New Concept Might Cut Down On Stinging Jellies

The Berkeley Township Underwater Search and Rescue team worked off two boats in a lagoon. (Photo by Chris Lundy)

  BERKELEY – A new plan might reduce the number of stinging nettles in the Barnegat Bay, and it’s being done for the first time ever in Berkeley Shores.

  The idea is to strike at the jellyfish when they’re at their weakest, as they are polyps clinging to bulkheads or other structures. Scraping them off when they’re young means, in theory, that there will be much less adults in the bay the following season.

  First, residents in the lagoon areas of Bayville were contacted about being part of the experiment. Then, Dr. Paul Bologna from Montclair State University took swabs of the docks of volunteers. Those with jellyfish DNA on the surface were recorded.

  Recently, the Berkeley Underwater Search and Rescue team anchored near these docks. They went into the water and scrubbed the surfaces that were previously determined to have jellyfish DNA on them. The polyps are too small to see, but there can be a great number in a small area.


  There was a small crowd in Frank Johnston’s back yard that day. He had volunteered to have his bulkheads be the first one done. The State Department of Environmental Protection, Save Barnegat Bay, dive team members, Mayor Carmen Amato and Councilman John Bacchione were among those in attendance.

The sign parked outside the host’s house showed how much of a pest the nettles are. (Photo by Chris Lundy)

  GraceAnne Taylor, an educator with Save Barnegat Bay, said they were working together, partially funded with a grant from the DEP. “The lagoons are inundated with stormwater runoff. There’s nitrogen from dog waste and fertilizer,” she said. Add this to an oxygen-depleted environment where the jellyfish’s prey is slowed down and it’s a fertile place for them.

  In the colder months, the adults are not in the water as much so it’s the best time to scrub, she said.

  The important thing was to clean only the vinyl surfaces that were in the water, she said. The polyps are hardy enough to live on artificial material like this. However, there’s too much competition on natural surfaces like wood. Barnacles and other favorable organisms live there, and the team didn’t want to harm their habitat. But the jellyfish have the vinyl pretty much all to themselves, so that was the target.

  That’s also why biologists request that you take in any vinyl at the end of the season. For example, if you have a floating dock that’s made of plastic, you might be inadvertently breeding jellyfish underneath it in the winter months. It’s similar to making sure there’s no standing water in your yard so that mosquitoes don’t breed.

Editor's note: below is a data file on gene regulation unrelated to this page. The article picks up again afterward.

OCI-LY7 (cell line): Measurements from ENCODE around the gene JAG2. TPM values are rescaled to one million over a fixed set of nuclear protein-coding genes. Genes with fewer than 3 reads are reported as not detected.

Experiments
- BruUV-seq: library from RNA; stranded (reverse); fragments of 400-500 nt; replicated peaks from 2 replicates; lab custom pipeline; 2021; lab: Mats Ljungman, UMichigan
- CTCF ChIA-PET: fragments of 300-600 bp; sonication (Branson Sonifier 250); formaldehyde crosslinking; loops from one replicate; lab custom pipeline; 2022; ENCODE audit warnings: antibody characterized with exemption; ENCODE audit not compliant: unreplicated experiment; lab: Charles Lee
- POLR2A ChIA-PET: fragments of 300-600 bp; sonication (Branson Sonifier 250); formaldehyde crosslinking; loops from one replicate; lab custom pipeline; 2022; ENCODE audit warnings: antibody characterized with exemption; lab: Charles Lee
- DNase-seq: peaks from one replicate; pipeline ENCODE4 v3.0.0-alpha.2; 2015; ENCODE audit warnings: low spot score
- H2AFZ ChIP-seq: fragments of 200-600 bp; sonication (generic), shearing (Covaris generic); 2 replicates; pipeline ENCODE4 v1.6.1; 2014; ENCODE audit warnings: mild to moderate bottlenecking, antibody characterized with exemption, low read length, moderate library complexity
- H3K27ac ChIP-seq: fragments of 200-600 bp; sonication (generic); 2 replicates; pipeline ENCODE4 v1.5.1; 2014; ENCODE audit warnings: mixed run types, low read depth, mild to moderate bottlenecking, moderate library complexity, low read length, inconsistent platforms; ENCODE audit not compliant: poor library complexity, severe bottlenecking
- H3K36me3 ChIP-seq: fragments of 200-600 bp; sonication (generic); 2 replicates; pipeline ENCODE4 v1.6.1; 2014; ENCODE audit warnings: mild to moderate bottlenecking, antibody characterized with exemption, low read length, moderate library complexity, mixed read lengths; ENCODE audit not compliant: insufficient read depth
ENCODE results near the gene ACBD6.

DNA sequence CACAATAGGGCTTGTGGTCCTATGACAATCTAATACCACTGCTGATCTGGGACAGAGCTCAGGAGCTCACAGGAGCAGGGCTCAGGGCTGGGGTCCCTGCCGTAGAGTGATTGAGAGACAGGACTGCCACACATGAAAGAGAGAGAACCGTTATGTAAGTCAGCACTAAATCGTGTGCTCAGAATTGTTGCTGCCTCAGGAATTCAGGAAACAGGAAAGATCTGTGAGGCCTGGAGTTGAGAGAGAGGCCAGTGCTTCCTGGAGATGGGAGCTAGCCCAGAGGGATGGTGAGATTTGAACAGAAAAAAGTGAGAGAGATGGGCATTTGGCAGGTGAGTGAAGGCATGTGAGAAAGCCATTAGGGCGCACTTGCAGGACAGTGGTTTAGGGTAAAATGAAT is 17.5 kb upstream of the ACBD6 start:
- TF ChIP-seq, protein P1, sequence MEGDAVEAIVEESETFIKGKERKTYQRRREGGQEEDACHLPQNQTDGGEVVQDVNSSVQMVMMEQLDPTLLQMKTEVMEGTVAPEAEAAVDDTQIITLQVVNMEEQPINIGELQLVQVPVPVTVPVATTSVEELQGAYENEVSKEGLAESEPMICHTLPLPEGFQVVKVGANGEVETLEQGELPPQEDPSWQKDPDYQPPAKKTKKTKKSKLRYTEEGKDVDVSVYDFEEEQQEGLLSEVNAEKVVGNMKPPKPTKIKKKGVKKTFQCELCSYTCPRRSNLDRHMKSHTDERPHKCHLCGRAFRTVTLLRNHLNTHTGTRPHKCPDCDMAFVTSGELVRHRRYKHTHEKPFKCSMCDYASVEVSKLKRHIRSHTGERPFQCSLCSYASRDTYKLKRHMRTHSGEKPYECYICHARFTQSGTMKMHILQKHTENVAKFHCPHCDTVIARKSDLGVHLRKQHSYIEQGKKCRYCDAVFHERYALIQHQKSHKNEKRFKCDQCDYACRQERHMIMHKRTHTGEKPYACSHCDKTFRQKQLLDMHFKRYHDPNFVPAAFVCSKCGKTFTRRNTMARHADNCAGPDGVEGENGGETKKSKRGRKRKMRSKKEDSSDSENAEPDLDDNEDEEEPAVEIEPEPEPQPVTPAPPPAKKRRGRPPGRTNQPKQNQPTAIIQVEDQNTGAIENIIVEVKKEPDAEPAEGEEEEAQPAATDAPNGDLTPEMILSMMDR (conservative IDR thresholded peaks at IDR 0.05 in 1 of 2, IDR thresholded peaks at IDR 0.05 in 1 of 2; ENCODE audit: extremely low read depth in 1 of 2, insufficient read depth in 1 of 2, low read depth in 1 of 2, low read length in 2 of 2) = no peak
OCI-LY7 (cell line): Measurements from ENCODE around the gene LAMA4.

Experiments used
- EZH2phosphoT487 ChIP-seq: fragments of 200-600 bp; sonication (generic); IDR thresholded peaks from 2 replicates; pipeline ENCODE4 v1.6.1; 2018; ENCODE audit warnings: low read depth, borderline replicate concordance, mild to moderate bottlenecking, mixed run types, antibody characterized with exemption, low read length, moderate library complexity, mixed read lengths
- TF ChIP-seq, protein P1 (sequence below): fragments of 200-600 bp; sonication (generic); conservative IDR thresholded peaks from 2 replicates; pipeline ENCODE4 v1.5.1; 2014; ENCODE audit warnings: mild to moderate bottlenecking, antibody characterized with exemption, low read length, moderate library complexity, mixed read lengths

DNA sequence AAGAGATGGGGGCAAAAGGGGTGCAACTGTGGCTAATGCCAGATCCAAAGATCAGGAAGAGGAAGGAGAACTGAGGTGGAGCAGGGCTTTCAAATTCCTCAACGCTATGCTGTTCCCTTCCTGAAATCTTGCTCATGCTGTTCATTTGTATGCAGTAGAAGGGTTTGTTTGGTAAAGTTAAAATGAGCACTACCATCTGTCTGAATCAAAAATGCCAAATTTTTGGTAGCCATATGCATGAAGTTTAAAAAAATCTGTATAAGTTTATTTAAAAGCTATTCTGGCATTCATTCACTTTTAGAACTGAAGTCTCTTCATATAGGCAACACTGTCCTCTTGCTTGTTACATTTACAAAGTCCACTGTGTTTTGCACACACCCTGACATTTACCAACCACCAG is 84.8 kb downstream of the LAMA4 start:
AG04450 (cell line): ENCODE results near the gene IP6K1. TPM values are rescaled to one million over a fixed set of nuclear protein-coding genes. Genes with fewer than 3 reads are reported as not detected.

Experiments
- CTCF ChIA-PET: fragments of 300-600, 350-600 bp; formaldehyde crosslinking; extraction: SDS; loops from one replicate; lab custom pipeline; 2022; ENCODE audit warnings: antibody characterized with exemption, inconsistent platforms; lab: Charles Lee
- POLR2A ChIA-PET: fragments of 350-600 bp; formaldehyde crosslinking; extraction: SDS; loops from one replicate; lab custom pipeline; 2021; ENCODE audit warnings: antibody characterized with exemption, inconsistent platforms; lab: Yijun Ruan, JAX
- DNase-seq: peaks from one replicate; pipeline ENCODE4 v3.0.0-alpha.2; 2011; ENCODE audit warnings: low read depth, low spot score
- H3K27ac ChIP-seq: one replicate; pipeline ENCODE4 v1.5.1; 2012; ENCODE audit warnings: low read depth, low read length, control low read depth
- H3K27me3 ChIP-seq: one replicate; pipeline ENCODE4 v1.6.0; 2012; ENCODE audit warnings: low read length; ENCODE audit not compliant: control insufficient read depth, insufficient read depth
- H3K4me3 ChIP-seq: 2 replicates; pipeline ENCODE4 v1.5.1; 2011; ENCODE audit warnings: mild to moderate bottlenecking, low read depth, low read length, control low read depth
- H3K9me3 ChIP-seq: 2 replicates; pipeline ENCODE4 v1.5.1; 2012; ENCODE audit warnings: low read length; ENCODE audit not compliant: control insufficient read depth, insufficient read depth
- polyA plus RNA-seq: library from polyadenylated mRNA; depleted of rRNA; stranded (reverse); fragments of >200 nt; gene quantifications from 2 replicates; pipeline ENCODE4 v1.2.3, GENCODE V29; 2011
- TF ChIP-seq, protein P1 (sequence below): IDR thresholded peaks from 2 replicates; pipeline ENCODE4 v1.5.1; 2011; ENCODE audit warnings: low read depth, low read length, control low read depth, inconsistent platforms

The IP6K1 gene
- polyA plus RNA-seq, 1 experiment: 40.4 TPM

“As many as 100,000 polyps can settle on one floating dock, and each polyp produces multiple bay nettle jellyfish every spring season,” Bologna said.

  Carl Mattocks, dive team captain, explained how the crew was using a commercial pressure washer adapted for this purpose.

  “We would prefer not to have stinging jellies when we’re diving, especially when there’s zero visibility,” he said. Although the divers are almost completely covered, parts of their faces are vulnerable. “It feels like you’ve just been cut.”

  This Stop the Sting campaign is in the early stages of a three-year study, said Brittany McLaughlin, the Jellyfish Education Coordinator at Save Barnegat Bay. Data is being collected before and after the polyp removal to scientifically prove if it worked.

  There were 23 homes in Bayville that agreed to do this. If the evidence shows that the scrubbing cut down numbers of adult jellyfish the following season, then the campaign will spread to other towns with lagoons, she said. It could set a precedent for other environmental groups across the nation to follow.

The divers scraped the jellyfish polyps off bulkheads. (Photo by Chris Lundy)

  Mayor Amato said he was proud that this was starting in Berkeley. “We strive to be on the cutting edge.”

  The town helped get the word out to get more residents on board, he said. That way, there would be a better chance of proving the effectiveness.

  “This will be a real benefit to the homeowners,” he said, noting how stinging nettles are a common complaint in the summer. Additionally, this is a way to deal with them without costing taxpayers money.

  “If we can find an area where we can prove it works, we can pass this information to every homeowners association across the USA,” said Willie deCamp, Jr., president of Save Barnegat Bay.

  The stinging nettles are a symptom of a much larger problem, said Save Barnegat Bay executive director Britta Forsberg. They strive in degraded water quality. So, their strength in numbers shows a weakness in the health of the lagoons. “They are the canary in a coal mine.”